The U.S. and others have announced a voluntary, non-binding written code of conduct outlining commitments to apply export controls to prevent the proliferation of goods, software, and technologies that enable serious human rights abuses.
Those that have endorsed this code of conduct to date include Albania, Australia, Bulgaria, Canada, Costa Rica, Croatia, Czechia, Denmark, Ecuador, Estonia, Finland, France, Germany, Japan, Kosovo, Latvia, The Netherlands, New Zealand, North Macedonia, Norway, Slovakia, South Korea, Spain, and the United Kingdom. Other participants in the Summit for Democracy may join as well.
According to information from the State Department, the new code of conduct calls on participants to take the following actions.
- take human rights into account when reviewing potential exports of dual-use goods, software, or technologies that could be misused to commit serious violations or abuses of human rights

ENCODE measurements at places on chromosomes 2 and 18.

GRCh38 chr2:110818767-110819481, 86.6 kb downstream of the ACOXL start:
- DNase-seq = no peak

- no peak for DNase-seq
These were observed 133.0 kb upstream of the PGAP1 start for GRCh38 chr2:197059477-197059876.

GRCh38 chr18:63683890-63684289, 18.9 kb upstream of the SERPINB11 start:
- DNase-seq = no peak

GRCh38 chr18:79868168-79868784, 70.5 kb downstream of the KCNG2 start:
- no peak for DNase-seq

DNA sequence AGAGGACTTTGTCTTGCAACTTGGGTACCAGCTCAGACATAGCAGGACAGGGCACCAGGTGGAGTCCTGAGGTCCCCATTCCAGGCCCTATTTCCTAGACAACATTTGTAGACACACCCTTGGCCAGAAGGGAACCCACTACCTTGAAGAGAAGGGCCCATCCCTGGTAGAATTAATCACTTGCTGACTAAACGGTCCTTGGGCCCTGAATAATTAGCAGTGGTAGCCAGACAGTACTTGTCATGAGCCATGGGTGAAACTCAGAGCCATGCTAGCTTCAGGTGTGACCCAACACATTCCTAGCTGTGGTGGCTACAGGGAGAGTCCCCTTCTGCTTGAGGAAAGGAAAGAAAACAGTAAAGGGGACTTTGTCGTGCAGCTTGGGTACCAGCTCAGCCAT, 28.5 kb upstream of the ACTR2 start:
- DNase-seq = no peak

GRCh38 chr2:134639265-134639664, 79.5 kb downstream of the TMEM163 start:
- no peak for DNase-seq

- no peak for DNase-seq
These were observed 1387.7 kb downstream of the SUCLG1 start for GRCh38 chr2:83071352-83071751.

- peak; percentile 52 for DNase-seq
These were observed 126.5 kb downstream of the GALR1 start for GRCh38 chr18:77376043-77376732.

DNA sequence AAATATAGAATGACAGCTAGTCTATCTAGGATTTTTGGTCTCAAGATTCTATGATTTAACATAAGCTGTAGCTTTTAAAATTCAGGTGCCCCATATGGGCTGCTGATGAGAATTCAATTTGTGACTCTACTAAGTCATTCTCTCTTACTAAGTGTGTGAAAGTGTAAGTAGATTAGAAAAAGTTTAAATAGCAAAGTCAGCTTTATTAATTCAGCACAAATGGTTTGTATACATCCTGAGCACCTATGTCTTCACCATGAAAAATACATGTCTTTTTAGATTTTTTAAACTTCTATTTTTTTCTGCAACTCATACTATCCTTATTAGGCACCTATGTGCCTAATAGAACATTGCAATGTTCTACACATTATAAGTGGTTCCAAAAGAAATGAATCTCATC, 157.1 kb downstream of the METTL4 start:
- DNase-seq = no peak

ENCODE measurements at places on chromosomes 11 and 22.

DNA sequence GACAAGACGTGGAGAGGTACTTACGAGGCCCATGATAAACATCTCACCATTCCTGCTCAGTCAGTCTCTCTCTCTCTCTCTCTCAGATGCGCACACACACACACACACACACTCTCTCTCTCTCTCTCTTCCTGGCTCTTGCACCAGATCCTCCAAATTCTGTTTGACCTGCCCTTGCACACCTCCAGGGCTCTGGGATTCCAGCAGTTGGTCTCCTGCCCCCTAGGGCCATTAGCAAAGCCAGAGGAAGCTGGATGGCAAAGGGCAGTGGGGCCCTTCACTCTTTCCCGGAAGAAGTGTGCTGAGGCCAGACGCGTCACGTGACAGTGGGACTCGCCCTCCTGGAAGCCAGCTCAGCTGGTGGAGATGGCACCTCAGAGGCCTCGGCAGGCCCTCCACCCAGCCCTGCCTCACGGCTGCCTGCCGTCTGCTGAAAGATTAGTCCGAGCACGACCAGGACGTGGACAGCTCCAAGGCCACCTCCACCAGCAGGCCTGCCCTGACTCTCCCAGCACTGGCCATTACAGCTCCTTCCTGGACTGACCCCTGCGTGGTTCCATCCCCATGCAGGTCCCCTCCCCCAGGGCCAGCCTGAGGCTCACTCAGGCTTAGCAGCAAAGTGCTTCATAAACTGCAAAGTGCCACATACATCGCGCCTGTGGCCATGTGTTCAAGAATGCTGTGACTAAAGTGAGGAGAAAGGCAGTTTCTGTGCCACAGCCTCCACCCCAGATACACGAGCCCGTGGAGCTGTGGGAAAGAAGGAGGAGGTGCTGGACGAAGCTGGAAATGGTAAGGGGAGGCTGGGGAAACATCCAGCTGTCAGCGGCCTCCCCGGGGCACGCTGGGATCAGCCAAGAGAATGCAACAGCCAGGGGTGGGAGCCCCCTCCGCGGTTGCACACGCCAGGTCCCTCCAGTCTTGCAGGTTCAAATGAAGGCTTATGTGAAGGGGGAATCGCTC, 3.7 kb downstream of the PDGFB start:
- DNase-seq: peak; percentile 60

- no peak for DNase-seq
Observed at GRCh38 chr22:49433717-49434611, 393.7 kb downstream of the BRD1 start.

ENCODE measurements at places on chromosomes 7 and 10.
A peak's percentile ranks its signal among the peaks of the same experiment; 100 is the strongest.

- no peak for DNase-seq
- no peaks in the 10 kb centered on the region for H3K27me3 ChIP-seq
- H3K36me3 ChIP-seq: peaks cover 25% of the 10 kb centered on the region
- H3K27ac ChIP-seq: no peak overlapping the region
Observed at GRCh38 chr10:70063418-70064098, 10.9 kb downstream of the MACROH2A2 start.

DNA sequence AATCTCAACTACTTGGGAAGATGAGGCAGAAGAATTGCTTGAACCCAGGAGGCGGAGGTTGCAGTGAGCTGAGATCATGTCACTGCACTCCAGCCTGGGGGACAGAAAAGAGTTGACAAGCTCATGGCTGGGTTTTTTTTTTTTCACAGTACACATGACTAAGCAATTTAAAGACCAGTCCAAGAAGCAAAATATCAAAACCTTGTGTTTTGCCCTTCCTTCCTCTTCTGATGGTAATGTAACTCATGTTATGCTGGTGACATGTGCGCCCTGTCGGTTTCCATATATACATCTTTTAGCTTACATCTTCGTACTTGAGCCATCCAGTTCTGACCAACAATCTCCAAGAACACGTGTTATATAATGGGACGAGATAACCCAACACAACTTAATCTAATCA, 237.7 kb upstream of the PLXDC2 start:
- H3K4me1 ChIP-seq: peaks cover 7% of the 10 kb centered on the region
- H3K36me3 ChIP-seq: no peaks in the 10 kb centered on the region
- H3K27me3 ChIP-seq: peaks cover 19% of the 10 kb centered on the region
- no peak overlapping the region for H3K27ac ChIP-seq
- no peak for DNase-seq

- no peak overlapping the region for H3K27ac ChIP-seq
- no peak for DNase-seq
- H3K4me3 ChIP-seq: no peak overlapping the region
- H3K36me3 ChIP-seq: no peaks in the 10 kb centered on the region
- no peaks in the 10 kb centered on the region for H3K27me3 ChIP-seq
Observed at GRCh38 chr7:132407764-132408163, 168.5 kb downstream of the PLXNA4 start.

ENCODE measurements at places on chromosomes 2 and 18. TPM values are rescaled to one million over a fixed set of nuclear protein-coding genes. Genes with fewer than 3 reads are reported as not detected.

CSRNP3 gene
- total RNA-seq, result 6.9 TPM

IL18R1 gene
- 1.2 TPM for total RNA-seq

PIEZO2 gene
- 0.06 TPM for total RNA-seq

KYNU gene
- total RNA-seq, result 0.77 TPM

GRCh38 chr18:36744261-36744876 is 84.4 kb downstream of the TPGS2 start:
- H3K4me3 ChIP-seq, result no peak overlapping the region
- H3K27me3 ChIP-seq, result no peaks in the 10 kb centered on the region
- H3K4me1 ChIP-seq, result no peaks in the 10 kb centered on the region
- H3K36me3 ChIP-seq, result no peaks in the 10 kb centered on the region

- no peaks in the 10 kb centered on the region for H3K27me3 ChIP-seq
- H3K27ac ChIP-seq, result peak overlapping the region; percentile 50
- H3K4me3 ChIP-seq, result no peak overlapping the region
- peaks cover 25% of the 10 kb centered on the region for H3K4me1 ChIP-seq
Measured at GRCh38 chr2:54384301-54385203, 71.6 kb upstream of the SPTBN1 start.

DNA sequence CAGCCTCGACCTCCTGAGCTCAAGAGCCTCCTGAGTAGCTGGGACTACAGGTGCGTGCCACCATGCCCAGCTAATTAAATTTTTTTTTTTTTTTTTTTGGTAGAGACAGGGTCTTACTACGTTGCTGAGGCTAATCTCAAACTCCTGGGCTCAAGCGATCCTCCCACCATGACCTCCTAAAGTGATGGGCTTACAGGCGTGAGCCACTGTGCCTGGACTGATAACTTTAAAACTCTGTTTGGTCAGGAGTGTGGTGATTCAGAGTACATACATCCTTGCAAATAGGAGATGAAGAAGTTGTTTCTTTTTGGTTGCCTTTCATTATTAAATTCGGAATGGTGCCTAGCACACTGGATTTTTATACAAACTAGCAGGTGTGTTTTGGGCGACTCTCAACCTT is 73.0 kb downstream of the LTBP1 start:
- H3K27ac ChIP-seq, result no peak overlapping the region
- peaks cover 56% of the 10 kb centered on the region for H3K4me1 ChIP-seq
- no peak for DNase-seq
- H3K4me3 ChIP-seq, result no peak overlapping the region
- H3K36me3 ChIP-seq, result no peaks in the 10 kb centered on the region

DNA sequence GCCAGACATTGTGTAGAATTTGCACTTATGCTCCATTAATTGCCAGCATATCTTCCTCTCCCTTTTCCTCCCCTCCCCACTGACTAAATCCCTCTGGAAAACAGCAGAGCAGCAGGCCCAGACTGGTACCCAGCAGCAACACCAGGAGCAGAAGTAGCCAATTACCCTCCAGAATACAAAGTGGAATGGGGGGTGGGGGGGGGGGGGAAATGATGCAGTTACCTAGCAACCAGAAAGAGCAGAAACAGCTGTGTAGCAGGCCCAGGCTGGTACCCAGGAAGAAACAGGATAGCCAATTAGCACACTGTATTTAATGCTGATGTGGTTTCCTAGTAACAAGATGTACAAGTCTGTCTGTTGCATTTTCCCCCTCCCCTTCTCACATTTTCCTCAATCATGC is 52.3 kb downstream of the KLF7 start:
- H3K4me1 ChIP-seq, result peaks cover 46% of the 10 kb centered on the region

- share best practices in developing and implementing export controls on such items
- share information on emerging threats and risks associated with the trade of such items
- consult with the private sector, academia, and civil society representatives on human rights concerns and effective implementation of export controls
- encourage private sectors to conduct due diligence in line with national law and the United Nations Guiding Principles on Business and Human Rights or other complementing international instruments
Participants will meet later this year to begin discussions on implementing these commitments.
For more information on export controls and ensuring your company is in compliance, please contact attorney Kristine Pirnia via email.
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